By Audley Botswana specialist Déanna
As you explore Botswana’s mix of wet and dry landscapes, you might come across big cats lying at the feet of trees. Lines of elephant march past, speeding up excitedly as they approach water.
Skittish impala jump and run like athletes warming up for a race. And, at every glance your eye catches another bird, be it a brown snake eagle perched on the tip of a dead tree, or a lilac-breasted roller flashing its rainbow of feathers.
For me, it’s safari at its best. And that’s without mentioning the exceptional level of comfort you’ll find at each camp, the quality of the guiding, and the three-course meals that round off each day.
Safaris in Botswana: what to expect
Botswana is one of the most exclusive safari destinations thanks to its government’s focus on quality experiences and conservation rather than mass tourism. Most camps and lodges are kept to around 16 guests or fewer, so you’re unlikely to see many, if any, other vehicles when out in the bush.
The Chobe River attracts a variety of game
I never tire of game drives, but they aren’t your only option. Sunset boat cruises, bush walks and peaceful mokoro (traditional canoe) trips are all on the cards, depending on where you are and the time of year. I recommend mixing and matching wet and dry areas for a more varied trip.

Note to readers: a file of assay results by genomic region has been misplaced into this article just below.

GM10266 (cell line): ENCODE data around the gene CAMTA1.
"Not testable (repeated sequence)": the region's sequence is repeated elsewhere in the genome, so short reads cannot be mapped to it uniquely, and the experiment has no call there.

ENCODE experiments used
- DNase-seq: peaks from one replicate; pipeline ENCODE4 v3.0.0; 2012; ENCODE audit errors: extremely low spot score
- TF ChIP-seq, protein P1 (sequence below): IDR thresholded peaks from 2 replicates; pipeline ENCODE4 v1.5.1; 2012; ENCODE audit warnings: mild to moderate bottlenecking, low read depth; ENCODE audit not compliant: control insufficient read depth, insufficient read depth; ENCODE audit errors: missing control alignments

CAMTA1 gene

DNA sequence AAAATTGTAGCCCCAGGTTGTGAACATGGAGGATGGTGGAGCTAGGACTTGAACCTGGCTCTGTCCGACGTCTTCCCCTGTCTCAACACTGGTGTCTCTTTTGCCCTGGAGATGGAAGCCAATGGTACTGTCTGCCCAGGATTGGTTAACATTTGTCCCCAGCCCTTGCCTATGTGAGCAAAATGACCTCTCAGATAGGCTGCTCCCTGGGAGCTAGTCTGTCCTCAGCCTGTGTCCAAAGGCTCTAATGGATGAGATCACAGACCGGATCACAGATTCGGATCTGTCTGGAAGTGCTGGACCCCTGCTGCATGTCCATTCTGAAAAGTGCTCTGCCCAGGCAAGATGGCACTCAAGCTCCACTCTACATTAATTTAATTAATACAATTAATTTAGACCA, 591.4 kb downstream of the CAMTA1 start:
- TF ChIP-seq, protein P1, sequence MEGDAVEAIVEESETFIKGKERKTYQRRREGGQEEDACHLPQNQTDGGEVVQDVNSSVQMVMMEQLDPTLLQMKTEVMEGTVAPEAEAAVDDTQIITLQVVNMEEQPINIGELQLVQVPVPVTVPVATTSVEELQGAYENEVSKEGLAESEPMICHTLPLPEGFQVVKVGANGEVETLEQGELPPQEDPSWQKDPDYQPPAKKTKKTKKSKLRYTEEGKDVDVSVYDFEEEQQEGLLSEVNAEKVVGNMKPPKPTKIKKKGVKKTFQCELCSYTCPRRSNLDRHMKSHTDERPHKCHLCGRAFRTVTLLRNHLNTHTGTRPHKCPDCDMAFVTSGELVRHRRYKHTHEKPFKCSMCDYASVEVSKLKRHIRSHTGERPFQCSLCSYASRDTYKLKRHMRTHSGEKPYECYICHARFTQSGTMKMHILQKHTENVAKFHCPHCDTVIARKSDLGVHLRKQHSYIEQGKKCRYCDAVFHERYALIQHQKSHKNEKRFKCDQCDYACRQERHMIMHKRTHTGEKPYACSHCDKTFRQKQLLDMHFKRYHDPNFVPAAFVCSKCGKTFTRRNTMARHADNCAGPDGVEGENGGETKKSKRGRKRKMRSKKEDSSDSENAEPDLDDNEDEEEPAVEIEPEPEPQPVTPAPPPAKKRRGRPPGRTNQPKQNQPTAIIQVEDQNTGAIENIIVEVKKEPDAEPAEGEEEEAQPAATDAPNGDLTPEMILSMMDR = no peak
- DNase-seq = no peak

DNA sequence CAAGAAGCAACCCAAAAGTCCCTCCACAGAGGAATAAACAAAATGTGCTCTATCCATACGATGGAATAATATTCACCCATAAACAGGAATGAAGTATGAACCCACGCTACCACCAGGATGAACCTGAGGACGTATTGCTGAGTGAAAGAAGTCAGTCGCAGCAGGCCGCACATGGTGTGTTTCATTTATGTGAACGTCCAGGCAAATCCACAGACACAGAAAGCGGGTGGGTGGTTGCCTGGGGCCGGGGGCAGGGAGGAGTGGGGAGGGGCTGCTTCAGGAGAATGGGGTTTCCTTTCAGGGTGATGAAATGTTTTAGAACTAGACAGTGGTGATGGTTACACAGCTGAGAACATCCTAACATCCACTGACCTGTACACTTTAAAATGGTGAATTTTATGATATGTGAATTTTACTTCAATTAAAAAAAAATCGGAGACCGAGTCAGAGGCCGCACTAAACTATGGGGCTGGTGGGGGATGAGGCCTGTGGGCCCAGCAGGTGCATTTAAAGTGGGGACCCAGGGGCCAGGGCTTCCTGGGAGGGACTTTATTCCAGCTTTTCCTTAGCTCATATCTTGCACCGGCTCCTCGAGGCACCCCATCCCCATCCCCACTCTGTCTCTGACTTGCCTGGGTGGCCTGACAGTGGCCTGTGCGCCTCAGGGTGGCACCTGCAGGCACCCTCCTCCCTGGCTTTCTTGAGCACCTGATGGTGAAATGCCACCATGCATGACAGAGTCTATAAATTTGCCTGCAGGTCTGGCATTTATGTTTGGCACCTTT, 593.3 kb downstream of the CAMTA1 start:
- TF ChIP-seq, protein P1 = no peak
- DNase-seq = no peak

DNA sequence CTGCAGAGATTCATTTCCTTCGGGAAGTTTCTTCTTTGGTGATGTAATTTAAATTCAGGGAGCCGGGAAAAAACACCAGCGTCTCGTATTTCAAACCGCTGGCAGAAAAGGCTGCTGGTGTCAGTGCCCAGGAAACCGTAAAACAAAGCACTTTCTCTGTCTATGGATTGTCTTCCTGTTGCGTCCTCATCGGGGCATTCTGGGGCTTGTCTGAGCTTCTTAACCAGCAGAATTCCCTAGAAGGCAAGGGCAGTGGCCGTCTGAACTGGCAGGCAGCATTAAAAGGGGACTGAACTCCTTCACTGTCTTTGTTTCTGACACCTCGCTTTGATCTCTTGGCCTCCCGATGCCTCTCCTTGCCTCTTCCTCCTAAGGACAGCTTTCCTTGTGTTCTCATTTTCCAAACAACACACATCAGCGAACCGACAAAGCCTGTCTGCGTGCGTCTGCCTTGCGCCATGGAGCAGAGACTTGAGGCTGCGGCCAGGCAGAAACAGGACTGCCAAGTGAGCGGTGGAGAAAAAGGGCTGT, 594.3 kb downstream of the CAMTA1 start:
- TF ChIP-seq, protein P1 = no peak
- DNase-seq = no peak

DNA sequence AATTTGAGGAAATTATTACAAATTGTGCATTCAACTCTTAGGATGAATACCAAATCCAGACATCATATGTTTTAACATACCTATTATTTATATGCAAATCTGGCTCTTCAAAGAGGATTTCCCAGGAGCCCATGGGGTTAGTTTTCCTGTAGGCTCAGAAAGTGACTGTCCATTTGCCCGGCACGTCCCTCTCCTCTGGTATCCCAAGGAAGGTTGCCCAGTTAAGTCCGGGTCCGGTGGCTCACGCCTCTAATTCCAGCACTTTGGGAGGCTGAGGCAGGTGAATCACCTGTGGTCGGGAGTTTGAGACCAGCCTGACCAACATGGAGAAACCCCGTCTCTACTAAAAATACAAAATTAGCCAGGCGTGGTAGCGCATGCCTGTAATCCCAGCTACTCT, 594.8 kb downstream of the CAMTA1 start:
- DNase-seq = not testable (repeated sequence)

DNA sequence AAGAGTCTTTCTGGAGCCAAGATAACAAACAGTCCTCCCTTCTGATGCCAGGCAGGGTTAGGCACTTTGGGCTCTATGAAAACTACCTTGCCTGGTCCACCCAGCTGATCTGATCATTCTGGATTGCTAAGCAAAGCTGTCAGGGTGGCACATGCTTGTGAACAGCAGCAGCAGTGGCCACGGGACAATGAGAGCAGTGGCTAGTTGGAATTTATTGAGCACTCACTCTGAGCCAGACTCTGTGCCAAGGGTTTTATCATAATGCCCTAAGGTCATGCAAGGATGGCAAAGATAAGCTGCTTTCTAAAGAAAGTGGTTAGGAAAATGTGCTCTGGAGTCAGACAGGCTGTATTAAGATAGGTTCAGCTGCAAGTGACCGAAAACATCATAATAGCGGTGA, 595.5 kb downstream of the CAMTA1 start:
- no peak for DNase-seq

Even if you don’t encounter big cats on a game drive, you’ll return to camp with a new-found knowledge of the many species your guide points out. Almost all guides and staff are native to Botswana, and the guiding qualifications here are some of the most rigorous in Africa. Part of the safari experience is witnessing the tracking skills of your guides and trackers. They’ll show you the differences between the paw prints of a lion and a hyena, for example, so you can also look out for signs of life.
Green season vs dry season
Botswana’s year splits roughly between a summer green season (November to April) and winter dry season (May to October). Which season you travel in can impact what you see and do on your safari.
Mokoro in the Okavango Delta
Confusingly, the dry season sees water levels at their highest, thanks in part to the water that flows down from Angola. This makes boat and mokoro trips possible in many areas, giving you a wider choice of activities. Animals are easier to see in the shorter grasses, and bush walks are more widely offered.
The green season has drier ground conditions, but you’re more likely to experience short thundery downpours (though these are welcome relief from the high temperatures). Grasses are long and trees thick with leaves. You can see animals with their young, and it’s the best time for birdwatching, with summer migrants swelling numbers.
The easiest way to move between areas is by light aircraft. Most camps are within a short game drive of an airstrip. Flights usually last no longer than 40 minutes, though you may stop to pick up other passengers en route. The views often make these transfers an experience in themselves, and you might spot elephant cooling off in waterholes below.
Herds of elephant, Chobe National Park
Safari destinations in Botswana
It’s possible to combine several or all of the areas below in one trip. Flying into Maun, you might want to explore several concessions in the Okavango Delta before flying north to Chobe National Park or the Linyanti Wetlands.You can then catch an onward flight from Kasane (or head on to Victoria Falls, which is less than two hours away by road).